BBC forced into apology after presenter says 'Israeli forces happy to kill children'


The BBC has been forced into an apology after one of its presenters said that “Israeli forces are happy to kill children” in an interview with the former Prime Minister of the country.

Anchor Anjana Gadgil made the remarks while speaking to Naftali Bennett about the country’s military action in the West Bank.

In the interview on Tuesday night, the presenter said: “The Israeli military are calling this a ‘military operation’, but we now know that young people are being killed, four of them under 18.

“Is that really what the military set out to do? To kill people between the ages of 16 and 18?”

Mr Bennett responded: “Quite to the contrary. Actually, all 11 people dead there are militants. The fact that there are young terrorists who decide to hold arms is their responsibility.”

He added that a number of those responsible for terror incidents in which dozens of Israeli’s lost their lives in the last 12 months had come from Jenin or had received training there.

He told the BBC: “Jenin has become an epicentre of terror. All the Palestinians that were killed were terrorists, in this case.”

Ms Gadgil then retorted: “Terrorists, but children. The Israeli forces are happy to kill children.”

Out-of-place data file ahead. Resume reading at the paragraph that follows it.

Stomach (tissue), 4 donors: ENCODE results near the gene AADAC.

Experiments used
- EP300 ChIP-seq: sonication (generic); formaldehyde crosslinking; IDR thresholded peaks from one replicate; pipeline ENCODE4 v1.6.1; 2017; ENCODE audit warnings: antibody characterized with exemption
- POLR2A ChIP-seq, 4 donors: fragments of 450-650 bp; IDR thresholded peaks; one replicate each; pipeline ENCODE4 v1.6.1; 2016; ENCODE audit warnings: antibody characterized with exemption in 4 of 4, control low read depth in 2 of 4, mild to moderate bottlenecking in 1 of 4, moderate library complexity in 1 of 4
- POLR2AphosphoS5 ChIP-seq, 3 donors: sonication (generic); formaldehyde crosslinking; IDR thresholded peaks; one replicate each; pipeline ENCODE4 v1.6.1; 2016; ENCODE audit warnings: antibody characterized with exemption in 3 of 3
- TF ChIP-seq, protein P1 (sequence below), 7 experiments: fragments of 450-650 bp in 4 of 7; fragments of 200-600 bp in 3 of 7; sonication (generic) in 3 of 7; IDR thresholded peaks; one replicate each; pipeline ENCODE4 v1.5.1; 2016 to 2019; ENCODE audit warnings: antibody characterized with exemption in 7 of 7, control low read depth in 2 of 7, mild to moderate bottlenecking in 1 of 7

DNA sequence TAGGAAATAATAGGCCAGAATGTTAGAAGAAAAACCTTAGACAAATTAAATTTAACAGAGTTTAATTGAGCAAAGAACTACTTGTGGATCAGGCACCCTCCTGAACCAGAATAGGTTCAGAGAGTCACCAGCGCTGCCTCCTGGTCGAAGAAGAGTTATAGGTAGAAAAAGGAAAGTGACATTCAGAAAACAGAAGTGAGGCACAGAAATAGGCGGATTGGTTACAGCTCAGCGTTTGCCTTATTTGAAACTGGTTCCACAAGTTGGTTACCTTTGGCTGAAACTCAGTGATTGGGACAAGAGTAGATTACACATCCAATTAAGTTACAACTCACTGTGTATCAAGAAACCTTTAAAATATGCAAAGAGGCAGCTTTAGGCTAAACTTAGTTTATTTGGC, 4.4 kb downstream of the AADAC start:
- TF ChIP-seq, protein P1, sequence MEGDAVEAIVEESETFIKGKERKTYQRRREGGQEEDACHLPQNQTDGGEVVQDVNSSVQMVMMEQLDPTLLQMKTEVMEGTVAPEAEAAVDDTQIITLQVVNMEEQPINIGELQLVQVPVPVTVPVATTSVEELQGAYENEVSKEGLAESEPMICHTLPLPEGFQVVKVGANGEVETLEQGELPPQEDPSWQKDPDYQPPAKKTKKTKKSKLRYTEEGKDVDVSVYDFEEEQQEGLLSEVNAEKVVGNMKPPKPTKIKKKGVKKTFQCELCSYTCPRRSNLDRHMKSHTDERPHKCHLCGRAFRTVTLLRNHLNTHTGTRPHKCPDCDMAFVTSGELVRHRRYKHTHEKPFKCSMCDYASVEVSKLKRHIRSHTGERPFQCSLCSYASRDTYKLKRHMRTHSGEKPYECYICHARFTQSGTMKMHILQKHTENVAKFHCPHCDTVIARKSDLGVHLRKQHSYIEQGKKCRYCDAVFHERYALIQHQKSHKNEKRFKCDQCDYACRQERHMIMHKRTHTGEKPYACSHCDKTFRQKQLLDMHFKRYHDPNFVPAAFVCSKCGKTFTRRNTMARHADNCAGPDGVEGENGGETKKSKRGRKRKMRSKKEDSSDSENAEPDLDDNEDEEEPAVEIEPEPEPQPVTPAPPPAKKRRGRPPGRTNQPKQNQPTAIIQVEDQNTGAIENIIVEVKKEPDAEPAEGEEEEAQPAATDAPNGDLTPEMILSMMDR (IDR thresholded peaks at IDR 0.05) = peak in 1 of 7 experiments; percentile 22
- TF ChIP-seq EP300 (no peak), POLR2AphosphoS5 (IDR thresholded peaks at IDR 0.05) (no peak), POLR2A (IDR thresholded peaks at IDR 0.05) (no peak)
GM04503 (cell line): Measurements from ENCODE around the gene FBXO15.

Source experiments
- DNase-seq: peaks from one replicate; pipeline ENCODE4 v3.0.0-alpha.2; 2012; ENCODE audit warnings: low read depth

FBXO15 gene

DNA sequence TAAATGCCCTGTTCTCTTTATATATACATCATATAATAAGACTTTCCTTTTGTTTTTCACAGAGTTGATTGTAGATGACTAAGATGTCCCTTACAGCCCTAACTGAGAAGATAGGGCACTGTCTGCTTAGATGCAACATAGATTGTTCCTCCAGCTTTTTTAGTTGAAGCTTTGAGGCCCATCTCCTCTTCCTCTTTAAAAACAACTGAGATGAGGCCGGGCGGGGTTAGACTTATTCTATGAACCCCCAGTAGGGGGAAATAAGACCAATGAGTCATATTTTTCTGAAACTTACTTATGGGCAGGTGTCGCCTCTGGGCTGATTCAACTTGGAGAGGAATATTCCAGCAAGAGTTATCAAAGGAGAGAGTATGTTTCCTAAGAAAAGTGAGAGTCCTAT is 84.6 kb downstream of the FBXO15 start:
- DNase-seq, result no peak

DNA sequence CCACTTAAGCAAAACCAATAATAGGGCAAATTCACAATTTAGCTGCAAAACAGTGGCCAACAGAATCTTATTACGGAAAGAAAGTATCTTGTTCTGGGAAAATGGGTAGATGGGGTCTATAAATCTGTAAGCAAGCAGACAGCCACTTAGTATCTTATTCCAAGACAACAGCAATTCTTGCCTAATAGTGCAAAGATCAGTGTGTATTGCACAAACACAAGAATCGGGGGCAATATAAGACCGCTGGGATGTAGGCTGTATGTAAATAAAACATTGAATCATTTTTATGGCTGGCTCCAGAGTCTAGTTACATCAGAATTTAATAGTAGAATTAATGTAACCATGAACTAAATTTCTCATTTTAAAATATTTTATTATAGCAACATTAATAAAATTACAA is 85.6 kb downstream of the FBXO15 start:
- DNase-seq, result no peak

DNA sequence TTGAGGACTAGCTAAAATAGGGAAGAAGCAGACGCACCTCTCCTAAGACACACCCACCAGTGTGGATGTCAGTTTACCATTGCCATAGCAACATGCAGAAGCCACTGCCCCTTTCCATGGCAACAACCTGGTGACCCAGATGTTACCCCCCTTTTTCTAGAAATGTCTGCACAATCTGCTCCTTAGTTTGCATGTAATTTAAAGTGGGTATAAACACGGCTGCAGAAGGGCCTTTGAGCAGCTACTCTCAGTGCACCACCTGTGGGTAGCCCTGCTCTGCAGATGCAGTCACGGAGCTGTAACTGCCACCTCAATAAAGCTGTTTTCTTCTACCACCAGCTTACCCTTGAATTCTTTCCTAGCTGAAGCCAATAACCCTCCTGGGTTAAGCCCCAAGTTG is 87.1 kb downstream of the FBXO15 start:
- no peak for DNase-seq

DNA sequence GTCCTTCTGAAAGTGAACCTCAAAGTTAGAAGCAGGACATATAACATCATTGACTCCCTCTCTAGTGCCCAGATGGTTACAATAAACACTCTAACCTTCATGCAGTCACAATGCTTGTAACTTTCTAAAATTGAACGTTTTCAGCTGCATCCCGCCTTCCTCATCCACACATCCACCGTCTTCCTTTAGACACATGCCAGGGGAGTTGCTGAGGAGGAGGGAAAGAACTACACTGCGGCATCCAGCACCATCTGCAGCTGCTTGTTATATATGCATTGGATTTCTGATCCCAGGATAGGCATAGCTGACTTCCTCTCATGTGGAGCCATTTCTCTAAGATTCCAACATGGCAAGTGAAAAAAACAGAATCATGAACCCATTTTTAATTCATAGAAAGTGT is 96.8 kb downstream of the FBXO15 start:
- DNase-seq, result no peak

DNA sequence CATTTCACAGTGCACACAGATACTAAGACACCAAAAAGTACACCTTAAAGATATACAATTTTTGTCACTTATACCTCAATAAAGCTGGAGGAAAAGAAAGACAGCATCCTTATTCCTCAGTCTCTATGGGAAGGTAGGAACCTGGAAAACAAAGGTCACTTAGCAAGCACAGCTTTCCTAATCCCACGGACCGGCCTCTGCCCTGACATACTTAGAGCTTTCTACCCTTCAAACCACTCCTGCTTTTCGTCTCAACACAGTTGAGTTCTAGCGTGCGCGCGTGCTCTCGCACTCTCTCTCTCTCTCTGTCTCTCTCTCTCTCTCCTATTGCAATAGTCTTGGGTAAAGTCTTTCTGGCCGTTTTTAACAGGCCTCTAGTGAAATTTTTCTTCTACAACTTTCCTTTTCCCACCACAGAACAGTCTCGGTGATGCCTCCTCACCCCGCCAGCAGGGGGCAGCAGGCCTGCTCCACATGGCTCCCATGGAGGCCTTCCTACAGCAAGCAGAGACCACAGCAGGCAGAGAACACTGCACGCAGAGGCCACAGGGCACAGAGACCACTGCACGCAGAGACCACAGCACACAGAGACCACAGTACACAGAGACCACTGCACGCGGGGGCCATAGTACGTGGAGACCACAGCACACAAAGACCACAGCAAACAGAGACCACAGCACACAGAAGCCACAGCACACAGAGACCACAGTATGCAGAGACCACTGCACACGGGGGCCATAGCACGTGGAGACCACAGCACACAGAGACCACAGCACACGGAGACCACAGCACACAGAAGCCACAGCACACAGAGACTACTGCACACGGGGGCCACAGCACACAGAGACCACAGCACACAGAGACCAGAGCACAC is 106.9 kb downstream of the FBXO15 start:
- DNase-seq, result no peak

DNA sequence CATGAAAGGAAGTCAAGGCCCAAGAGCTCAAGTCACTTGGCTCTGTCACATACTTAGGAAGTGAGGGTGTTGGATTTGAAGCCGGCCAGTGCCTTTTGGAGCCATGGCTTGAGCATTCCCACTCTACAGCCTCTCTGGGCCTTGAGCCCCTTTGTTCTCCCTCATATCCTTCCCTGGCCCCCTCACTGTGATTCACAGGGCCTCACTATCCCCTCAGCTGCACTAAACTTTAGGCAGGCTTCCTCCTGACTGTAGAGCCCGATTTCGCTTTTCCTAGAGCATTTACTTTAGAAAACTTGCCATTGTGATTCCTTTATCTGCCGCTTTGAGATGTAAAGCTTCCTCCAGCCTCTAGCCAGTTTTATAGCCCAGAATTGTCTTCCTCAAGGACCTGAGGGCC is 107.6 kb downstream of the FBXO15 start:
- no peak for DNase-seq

The former Israeli leader, noticeably angered by the comments, replied: “It’s quite remarkable that you would say that because they [the terrorists] are killing us.”

When pushed to define how she would define an armed 17-year-old firing live bullets at her family, she said that the UN had defined militants as “children”.

Mr Bennett repeated the question, to which she said simply: “We’re not talking about that”, branding the Israeli military operation in Jenin as a “targeted attack”.

After receiving a slew of complaints about the row, a BBC spokesman said: “BBC News has received comments and complaints concerning an interview with Naftali Bennett broadcast on the BBC News channel about recent events in the West Bank and Israel.

“The complaints raised relate to specific interview questions about the deaths of young people in the Jenin refugee camp.

“The United Nations raised the issue of the impact of the operation in Jenin on children and young people.

“While this was a legitimate subject to examine in the interview, we apologise that the language used in this line of questioning was not phrased well and was inappropriate.”

Israeli media outlets reported that at least 120 individuals suspected of being Palestinian militants had been arrested by the army since the onset of the operation on Monday.

The Palestinian self-rule government in the West Bank, along with three Arab countries that have normalized ties with Israel—Jordan, Egypt, and the United Arab Emirates—expressed condemnation of Israel's incursion.

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